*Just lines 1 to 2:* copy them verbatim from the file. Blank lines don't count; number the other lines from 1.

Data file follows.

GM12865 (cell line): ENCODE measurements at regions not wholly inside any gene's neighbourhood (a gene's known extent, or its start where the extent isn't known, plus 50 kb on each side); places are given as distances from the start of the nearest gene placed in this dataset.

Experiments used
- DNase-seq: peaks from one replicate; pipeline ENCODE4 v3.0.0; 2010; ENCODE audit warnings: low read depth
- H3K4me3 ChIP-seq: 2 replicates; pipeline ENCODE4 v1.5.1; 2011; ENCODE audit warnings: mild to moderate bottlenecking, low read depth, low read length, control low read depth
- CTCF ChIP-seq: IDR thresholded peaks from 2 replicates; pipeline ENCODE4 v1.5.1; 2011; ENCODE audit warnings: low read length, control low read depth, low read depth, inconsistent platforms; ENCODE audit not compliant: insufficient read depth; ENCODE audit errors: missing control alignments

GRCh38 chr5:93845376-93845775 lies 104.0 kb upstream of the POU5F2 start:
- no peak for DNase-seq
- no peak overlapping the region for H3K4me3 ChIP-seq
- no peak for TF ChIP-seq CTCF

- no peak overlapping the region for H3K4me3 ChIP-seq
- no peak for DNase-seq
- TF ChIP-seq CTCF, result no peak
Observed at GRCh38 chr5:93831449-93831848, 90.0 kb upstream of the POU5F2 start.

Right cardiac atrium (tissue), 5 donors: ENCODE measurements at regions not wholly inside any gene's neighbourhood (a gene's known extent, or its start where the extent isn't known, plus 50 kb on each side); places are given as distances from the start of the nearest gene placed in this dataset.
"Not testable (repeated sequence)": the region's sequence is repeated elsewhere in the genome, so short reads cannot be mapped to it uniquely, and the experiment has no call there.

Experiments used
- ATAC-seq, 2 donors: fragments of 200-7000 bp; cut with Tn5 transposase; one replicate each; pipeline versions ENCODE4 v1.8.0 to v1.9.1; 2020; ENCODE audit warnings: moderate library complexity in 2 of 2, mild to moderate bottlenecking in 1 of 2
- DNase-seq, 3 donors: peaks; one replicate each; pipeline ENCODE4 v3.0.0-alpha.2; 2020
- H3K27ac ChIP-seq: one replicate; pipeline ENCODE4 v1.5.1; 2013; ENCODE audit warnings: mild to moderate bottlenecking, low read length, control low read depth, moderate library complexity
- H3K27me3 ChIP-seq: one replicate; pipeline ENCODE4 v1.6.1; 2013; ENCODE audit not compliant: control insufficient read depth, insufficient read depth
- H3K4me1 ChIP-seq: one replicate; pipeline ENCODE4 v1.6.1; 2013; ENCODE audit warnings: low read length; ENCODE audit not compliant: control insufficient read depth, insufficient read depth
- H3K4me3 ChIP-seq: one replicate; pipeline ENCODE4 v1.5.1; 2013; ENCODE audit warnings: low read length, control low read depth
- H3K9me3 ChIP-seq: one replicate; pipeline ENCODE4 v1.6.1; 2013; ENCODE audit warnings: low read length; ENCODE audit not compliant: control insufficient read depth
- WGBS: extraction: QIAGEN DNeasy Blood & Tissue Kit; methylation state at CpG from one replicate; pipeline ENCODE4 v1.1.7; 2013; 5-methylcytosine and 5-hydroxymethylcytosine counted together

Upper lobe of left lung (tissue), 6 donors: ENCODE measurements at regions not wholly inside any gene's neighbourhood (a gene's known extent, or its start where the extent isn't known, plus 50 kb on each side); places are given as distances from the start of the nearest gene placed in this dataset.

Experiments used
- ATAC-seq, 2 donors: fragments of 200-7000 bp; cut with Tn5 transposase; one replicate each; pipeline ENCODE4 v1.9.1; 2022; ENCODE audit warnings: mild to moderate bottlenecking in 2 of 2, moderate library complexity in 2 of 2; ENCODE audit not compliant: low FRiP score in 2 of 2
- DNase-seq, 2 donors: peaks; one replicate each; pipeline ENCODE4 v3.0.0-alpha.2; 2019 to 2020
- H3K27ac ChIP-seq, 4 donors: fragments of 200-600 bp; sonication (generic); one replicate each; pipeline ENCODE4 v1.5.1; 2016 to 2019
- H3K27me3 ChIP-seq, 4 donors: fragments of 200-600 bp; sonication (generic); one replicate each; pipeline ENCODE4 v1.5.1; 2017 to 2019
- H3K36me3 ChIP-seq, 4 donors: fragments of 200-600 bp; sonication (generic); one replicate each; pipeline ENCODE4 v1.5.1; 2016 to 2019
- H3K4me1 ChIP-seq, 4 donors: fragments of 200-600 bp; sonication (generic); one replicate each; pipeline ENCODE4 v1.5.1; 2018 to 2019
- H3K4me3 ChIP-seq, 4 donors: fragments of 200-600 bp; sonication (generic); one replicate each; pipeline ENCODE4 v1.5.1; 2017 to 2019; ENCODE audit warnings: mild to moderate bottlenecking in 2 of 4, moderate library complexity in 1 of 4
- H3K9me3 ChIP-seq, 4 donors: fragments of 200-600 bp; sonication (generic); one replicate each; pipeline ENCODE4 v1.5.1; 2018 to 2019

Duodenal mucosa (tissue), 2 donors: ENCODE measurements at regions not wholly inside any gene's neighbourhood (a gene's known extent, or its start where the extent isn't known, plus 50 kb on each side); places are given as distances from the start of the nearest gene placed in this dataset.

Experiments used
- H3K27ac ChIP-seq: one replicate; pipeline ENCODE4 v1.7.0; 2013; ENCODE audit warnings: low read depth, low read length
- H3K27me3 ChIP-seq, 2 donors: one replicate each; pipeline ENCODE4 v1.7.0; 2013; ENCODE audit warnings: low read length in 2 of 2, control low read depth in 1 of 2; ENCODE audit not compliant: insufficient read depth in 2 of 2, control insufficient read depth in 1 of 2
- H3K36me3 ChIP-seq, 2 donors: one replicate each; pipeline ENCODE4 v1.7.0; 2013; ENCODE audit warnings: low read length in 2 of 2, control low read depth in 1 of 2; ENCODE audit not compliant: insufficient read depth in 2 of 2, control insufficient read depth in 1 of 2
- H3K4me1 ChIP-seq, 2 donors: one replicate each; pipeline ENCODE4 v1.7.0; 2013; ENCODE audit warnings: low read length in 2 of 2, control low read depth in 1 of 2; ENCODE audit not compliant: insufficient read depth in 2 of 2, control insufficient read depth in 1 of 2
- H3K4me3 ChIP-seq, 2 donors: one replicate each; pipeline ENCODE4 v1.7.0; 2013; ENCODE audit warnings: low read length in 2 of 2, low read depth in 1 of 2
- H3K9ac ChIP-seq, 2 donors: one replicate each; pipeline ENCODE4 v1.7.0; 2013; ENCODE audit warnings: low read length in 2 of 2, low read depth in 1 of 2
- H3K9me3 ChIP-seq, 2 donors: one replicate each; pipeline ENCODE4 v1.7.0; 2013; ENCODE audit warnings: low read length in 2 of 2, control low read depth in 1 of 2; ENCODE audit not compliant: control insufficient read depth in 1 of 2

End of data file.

GM12865 (cell line): ENCODE measurements at regions not wholly inside any gene's neighbourhood (a gene's known extent, or its start where the extent isn't known, plus 50 kb on each side); places are given as distances from the start of the nearest gene placed in this dataset.

Experiments used